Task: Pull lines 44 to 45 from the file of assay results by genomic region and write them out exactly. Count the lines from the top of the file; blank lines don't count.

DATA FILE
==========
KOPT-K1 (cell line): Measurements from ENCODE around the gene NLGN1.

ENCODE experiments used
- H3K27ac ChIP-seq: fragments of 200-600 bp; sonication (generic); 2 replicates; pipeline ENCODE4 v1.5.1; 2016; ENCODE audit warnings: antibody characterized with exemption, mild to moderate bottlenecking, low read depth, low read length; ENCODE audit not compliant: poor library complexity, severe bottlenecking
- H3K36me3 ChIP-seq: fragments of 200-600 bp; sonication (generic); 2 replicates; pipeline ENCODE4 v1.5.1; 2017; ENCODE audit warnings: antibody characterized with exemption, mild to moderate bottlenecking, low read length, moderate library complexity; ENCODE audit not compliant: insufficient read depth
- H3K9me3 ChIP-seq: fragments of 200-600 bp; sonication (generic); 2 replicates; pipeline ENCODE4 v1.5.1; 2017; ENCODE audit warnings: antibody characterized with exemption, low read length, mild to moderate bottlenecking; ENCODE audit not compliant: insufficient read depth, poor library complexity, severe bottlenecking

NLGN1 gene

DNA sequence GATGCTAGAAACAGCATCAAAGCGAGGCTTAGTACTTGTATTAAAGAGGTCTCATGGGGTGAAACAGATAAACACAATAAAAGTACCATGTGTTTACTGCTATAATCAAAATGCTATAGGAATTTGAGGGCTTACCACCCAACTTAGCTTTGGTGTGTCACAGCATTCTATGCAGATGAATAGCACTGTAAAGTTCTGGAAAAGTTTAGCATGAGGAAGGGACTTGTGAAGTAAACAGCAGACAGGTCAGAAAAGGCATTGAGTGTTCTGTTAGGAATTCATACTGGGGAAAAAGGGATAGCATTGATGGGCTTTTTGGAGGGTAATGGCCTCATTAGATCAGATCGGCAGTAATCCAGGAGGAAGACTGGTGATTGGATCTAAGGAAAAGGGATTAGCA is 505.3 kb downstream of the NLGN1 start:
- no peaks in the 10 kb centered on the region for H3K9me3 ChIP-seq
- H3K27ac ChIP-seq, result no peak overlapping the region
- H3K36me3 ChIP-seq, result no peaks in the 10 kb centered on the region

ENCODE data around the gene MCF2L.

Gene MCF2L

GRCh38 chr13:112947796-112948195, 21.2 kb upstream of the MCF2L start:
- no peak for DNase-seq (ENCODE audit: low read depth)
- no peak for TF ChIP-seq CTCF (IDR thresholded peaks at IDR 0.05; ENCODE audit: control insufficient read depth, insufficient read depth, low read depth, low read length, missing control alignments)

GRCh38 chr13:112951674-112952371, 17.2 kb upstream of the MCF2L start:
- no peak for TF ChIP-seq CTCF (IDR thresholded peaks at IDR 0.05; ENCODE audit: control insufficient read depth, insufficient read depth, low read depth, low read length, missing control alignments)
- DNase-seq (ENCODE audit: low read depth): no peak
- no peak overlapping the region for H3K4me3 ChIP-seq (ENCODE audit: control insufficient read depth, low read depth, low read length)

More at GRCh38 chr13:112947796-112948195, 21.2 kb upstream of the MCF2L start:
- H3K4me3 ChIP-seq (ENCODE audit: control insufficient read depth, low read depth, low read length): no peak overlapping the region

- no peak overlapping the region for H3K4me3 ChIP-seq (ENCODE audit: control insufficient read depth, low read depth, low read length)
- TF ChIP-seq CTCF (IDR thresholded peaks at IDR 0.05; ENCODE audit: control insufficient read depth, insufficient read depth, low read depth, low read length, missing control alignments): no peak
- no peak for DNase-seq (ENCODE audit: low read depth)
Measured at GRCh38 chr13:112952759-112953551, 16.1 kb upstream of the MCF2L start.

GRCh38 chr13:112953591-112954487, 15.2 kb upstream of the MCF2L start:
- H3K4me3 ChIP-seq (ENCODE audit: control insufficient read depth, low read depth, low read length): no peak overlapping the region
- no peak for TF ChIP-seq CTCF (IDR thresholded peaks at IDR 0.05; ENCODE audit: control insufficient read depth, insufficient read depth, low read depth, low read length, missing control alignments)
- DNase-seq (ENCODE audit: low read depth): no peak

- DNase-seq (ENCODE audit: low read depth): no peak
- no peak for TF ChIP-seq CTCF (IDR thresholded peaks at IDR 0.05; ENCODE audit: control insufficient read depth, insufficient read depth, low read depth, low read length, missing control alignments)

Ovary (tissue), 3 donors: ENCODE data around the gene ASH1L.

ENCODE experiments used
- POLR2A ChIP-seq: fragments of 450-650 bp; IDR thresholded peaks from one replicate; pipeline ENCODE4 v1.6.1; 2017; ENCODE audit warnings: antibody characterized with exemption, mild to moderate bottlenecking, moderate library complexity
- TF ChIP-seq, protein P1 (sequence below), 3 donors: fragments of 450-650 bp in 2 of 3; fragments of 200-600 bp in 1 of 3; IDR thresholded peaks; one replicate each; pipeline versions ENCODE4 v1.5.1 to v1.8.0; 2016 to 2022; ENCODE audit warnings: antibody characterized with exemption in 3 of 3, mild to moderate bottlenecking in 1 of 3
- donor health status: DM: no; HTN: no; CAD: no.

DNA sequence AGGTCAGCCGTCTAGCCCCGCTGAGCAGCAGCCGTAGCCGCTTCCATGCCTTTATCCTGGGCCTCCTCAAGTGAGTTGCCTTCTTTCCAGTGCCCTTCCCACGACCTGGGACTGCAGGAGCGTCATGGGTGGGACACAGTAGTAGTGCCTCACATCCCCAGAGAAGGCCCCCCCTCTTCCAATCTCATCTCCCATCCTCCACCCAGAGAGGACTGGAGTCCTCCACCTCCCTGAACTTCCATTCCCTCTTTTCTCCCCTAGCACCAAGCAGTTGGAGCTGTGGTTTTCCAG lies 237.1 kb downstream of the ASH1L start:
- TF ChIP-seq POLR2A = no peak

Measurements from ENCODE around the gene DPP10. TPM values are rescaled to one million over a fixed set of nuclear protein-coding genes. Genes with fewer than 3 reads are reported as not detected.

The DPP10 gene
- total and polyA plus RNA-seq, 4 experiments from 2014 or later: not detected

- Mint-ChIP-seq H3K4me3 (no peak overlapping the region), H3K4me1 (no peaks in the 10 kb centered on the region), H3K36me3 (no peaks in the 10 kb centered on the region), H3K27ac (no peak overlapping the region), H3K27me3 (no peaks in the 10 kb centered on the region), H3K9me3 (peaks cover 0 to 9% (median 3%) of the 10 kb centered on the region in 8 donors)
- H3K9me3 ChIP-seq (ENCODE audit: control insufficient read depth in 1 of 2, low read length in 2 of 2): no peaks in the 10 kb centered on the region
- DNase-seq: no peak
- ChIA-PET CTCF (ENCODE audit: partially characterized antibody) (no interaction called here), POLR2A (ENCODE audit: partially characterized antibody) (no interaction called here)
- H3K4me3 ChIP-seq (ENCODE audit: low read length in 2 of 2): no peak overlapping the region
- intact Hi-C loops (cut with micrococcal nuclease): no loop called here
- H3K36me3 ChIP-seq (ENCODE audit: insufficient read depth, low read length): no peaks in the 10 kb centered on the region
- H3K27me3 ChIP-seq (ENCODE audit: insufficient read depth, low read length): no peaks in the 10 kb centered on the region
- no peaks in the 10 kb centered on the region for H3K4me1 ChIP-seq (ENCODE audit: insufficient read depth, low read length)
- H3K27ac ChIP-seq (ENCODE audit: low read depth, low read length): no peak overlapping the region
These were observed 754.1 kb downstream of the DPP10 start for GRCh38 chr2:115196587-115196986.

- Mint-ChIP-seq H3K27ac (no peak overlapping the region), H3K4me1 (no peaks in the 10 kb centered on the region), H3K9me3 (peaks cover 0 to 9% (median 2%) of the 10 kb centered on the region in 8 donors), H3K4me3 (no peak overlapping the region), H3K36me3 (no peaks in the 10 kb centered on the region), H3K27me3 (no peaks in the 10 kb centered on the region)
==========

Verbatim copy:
- DNase-seq: no peak
- ChIA-PET CTCF (ENCODE audit: partially characterized antibody) (no interaction called here), POLR2A (ENCODE audit: partially characterized antibody) (no interaction called here)